Although the Turkish shish kabob is popular in the Middle East and in other parts of the world, the Arabs as well as the Iranians have another interesting way of grilling meat. Instead of stringing up chunks of lamb or camel or other good meat on a skewer, they shape ground meat around a skewer and grill it over hot coals. Usually, this skewer has a flat, sword-shaped blade, so that the meat stays on it better. Also, both ends of the skewer rest across the coals, with no support in the middle. In other words, no grid is used. To accomplish this at home, I use two bricks with the coals between them, and a third brick is used in the rear. The trouble with a rack, of course, is that the meat tends to stick to it and tear off the skewer.
The Arabs prefer a finely ground meat. More often than not, lamb is specified, but I normally cook the dish with beef or a combination of beef and pork, which I run through the grinder twice. I suspect that any combination of good meat can be used, such as turtle and camel. Personally, I am fond of the method for cooking what I consider to be inferior cuts. In other words, I use the tenderloin for shish kabob, and the recipe below for the tougher cuts. I also like the method because it allows one to mix the spices into the meat rather than swabbing them onto the surface.
2 pounds of finely ground meat
1 chicken egg
2 medium onions, chopped
1 tablespoon chopped fresh parsley,
or 1/2 tablespoon dried parsley
1/2 teaspoon dried thyme
1/2 teaspoon ground coriander
1/2 teaspoon ground cumin
1 teaspoon salt
1/8 teaspoon cayenne pepper
Mix all the ingredients well and set the mixture in the refrigerator for an hour or longer. Build a fire and rig for grilling. When the coals are ready, shape the meat mixture around a skewer into balls, about 1-1/2 inches in diameter. Fill up the skewer, but don't pack the balls together. Put the skewers across the coals and grill until done, turning frequently. I prefer mine to be cooked for 10 minutes about 4 inches from hot coals, but cooking times will vary, depending on your fire and your rig. In any case, the inside of the balls should be done but quite moist. I serve the meat over a bed of rice.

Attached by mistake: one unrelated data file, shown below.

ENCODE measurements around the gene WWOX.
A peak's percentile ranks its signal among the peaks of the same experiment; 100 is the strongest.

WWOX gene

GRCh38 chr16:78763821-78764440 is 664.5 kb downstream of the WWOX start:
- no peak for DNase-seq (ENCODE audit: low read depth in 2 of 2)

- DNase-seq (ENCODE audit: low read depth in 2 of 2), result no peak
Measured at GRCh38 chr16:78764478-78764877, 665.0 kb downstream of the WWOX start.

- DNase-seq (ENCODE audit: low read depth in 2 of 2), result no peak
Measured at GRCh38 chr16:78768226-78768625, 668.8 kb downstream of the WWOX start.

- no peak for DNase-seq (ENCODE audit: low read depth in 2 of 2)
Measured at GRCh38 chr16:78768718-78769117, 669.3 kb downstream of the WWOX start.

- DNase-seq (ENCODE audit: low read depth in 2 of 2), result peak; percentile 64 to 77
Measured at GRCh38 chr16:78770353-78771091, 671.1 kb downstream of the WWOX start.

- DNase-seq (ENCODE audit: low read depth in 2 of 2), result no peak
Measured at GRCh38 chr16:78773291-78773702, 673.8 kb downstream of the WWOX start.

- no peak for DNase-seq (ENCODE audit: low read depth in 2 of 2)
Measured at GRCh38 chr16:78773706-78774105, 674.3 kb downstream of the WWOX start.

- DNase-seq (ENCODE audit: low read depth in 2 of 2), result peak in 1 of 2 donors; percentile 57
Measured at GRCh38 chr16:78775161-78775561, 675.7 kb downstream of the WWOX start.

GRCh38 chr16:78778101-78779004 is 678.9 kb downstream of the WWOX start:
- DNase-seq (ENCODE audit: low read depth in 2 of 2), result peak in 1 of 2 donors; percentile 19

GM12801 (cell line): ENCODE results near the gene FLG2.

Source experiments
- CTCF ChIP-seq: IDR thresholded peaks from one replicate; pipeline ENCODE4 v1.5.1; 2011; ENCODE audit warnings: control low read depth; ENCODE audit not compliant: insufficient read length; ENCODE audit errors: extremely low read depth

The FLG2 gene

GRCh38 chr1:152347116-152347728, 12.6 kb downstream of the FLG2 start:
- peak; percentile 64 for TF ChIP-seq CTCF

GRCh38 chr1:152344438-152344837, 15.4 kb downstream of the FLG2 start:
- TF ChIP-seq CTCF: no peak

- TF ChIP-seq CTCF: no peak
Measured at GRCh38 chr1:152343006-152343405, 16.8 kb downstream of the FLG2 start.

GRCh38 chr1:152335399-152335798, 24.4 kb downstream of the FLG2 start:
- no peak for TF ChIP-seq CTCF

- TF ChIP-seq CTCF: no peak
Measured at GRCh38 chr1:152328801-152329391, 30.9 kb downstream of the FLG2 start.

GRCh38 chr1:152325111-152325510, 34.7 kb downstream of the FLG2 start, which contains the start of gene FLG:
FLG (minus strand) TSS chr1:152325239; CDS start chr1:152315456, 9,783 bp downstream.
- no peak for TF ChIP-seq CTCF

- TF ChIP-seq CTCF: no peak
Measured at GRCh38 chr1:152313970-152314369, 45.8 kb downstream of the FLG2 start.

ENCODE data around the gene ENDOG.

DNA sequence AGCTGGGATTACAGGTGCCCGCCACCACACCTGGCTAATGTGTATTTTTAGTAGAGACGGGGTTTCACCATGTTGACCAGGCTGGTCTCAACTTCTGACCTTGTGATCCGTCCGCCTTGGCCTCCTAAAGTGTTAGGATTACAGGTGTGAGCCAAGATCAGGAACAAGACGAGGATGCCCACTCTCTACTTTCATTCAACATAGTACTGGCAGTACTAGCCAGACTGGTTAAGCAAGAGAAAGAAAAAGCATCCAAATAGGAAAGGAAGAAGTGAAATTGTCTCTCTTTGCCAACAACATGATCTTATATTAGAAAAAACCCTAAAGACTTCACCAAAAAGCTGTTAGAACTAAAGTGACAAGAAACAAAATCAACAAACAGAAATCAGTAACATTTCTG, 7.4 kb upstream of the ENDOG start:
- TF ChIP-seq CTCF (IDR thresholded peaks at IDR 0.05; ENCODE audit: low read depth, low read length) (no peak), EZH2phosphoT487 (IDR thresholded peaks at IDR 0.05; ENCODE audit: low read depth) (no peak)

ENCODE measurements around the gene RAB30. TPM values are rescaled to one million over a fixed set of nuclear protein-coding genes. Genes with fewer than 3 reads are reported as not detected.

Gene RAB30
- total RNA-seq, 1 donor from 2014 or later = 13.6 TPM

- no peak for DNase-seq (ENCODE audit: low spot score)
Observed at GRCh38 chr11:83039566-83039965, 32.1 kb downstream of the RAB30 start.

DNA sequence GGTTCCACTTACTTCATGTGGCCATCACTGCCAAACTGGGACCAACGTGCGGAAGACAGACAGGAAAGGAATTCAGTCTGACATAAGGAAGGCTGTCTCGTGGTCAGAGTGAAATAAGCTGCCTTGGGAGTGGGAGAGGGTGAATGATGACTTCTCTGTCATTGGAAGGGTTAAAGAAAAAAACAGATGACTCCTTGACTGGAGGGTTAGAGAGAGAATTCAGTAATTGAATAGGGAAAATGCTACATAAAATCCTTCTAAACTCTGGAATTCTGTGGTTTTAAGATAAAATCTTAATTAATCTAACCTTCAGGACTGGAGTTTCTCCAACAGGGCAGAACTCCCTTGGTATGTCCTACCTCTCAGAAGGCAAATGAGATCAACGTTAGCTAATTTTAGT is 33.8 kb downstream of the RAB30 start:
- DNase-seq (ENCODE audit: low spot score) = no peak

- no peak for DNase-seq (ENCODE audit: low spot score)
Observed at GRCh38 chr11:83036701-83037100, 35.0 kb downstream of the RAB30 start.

The spices in this dish can be varied to suit your taste or your meat, or both. Camel, for example, or even mutton, might benefit from a bit more cumin. Or you can omit all of the spices, except perhaps the salt and cayenne pepper. (Black pepper can be used instead of the cayenne pepper.)
The Arabs cook a similar dish by shaping the ground meat onto the skewer in a long sausage shape instead of in balls. Suit yourself. In Iran, my wife informs me, they use sword-shaped skewers and shape the ground meat around it, then they pull it off with the aid of a flat, pliable bread, not unlike the Mexican tortilla. Sometimes they eat the meat in the bread, and sometimes they eat it separately.
On The Grill
A complete guide to hot-smoking
and barbecuing meat, fish, and game.
By A.D. Livingston
The Lyons Press
Recipe Reprinted by permission.
This page created September 1999
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